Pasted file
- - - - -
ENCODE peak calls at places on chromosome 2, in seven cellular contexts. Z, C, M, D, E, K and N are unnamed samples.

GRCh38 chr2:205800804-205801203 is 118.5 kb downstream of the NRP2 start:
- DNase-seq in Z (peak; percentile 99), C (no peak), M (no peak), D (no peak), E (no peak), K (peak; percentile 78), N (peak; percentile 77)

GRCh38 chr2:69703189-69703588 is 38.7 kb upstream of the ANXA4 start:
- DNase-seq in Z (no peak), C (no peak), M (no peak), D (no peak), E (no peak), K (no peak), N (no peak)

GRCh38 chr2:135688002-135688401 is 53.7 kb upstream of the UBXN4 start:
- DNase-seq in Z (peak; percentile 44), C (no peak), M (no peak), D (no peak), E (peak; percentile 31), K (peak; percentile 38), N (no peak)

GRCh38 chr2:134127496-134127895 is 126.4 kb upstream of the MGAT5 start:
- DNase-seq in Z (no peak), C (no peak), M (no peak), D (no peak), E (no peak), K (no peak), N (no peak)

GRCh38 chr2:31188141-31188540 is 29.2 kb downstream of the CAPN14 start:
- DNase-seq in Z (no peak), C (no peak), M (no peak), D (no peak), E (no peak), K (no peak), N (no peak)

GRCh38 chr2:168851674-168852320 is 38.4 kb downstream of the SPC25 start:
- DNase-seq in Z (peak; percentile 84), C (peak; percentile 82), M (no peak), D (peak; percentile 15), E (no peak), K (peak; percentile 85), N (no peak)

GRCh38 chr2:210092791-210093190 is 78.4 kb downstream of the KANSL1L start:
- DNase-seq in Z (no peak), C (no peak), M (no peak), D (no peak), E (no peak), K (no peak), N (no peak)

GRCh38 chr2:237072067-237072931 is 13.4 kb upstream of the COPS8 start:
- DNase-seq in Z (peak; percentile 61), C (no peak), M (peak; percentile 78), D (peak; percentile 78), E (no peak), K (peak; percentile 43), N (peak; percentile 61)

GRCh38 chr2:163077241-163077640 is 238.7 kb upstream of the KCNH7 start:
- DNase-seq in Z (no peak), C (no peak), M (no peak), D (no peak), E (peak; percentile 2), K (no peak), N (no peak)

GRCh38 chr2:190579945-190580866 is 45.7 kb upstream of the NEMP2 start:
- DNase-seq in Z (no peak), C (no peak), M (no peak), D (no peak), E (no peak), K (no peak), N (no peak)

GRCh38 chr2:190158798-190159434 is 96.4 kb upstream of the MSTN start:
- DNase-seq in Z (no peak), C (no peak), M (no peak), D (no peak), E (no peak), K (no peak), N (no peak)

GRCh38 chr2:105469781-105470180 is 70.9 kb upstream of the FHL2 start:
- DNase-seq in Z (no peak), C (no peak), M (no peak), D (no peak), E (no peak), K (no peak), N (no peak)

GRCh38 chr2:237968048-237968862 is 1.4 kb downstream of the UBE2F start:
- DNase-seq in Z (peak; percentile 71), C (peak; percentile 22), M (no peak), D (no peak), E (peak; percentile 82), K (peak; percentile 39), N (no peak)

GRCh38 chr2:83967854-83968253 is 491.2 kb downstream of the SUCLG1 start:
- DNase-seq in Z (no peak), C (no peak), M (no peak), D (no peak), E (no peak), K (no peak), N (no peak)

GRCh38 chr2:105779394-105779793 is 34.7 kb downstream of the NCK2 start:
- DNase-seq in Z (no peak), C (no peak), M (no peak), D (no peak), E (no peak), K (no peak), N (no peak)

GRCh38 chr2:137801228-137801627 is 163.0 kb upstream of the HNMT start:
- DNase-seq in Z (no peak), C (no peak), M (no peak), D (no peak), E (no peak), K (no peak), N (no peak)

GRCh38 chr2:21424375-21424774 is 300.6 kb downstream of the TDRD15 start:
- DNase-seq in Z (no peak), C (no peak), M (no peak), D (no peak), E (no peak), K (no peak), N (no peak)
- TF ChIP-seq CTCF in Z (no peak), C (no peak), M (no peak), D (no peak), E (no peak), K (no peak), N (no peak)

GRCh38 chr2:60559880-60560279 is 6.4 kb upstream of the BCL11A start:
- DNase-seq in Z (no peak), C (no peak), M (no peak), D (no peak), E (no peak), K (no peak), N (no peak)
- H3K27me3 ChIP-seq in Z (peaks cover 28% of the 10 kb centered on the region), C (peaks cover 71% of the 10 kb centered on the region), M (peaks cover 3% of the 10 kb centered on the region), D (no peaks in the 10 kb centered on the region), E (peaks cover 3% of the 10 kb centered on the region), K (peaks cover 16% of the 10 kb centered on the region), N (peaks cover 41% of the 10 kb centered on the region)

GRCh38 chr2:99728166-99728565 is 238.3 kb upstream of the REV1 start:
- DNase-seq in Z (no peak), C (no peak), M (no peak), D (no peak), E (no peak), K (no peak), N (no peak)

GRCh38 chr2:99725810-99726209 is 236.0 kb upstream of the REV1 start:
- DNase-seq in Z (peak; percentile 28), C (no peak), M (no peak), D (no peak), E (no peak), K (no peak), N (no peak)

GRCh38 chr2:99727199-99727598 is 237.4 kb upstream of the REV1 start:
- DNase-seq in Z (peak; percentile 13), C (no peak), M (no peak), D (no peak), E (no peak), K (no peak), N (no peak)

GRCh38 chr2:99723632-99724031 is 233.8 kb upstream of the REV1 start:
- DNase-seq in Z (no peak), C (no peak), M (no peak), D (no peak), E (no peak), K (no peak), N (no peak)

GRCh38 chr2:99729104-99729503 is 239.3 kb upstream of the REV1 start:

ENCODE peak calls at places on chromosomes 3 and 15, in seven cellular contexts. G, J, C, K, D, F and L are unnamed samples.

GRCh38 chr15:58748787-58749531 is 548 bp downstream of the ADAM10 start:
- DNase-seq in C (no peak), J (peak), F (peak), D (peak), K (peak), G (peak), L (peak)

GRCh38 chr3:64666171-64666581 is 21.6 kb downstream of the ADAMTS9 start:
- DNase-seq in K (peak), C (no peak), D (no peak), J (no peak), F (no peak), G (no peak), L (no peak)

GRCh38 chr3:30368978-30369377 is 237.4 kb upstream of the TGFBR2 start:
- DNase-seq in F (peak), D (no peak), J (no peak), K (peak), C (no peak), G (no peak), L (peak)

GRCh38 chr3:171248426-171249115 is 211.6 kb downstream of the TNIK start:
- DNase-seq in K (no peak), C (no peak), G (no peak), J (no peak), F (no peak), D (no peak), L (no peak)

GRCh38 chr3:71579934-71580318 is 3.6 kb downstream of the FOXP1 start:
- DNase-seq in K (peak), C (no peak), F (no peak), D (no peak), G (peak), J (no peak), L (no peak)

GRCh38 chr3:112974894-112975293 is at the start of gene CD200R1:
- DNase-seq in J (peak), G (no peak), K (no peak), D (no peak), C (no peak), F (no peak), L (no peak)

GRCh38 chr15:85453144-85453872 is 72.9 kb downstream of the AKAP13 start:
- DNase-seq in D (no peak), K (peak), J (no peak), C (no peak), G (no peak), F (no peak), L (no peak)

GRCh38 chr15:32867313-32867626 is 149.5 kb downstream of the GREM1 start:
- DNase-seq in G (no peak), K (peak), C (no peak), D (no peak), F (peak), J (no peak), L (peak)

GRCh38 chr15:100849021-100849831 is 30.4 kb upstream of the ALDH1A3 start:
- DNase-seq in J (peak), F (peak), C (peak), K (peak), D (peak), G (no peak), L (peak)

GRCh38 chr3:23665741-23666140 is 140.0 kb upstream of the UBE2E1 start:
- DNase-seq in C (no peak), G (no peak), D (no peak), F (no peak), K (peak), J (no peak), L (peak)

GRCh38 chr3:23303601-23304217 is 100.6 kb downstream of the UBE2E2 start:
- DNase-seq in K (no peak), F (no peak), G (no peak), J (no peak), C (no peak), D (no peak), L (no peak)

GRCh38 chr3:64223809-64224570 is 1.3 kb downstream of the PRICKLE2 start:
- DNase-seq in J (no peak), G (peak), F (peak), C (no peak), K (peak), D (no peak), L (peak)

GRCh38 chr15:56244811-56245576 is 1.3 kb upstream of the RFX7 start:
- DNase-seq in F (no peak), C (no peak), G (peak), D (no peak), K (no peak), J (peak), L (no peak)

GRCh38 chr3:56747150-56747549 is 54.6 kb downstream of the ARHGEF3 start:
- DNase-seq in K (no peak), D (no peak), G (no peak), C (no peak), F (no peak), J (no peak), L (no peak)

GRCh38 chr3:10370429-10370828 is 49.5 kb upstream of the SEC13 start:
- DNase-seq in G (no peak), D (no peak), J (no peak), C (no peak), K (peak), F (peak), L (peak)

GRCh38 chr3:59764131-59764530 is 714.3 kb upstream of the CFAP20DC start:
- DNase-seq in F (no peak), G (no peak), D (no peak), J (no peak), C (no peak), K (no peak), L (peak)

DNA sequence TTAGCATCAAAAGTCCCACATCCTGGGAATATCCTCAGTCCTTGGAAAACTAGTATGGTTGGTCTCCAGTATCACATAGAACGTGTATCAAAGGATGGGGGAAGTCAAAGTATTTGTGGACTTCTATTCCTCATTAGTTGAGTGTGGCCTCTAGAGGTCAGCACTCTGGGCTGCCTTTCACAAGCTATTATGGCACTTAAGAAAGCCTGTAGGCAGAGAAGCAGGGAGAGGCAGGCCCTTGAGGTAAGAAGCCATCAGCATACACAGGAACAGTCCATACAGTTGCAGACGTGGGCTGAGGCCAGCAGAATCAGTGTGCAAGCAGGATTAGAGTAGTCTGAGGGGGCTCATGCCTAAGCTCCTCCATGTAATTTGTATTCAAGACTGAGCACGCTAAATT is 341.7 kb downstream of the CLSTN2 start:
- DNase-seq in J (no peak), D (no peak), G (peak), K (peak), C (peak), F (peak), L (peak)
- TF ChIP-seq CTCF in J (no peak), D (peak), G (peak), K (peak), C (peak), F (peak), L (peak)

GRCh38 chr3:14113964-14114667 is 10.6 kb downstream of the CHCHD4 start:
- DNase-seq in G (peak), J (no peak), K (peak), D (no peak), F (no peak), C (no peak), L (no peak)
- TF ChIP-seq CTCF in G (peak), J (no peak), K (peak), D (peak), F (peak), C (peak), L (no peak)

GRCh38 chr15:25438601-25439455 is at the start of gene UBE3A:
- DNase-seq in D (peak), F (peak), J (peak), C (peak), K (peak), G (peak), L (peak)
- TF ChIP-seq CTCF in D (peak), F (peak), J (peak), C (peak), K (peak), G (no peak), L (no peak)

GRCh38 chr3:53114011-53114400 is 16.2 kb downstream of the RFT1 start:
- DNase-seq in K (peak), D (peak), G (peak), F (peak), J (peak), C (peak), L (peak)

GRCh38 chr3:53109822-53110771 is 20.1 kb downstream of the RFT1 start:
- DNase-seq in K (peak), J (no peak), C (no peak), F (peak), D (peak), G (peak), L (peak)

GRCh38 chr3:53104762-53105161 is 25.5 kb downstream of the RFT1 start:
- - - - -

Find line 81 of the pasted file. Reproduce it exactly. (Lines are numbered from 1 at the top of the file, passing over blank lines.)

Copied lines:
- DNase-seq in F (no peak), G (no peak), D (no peak), J (no peak), C (no peak), K (no peak), L (peak)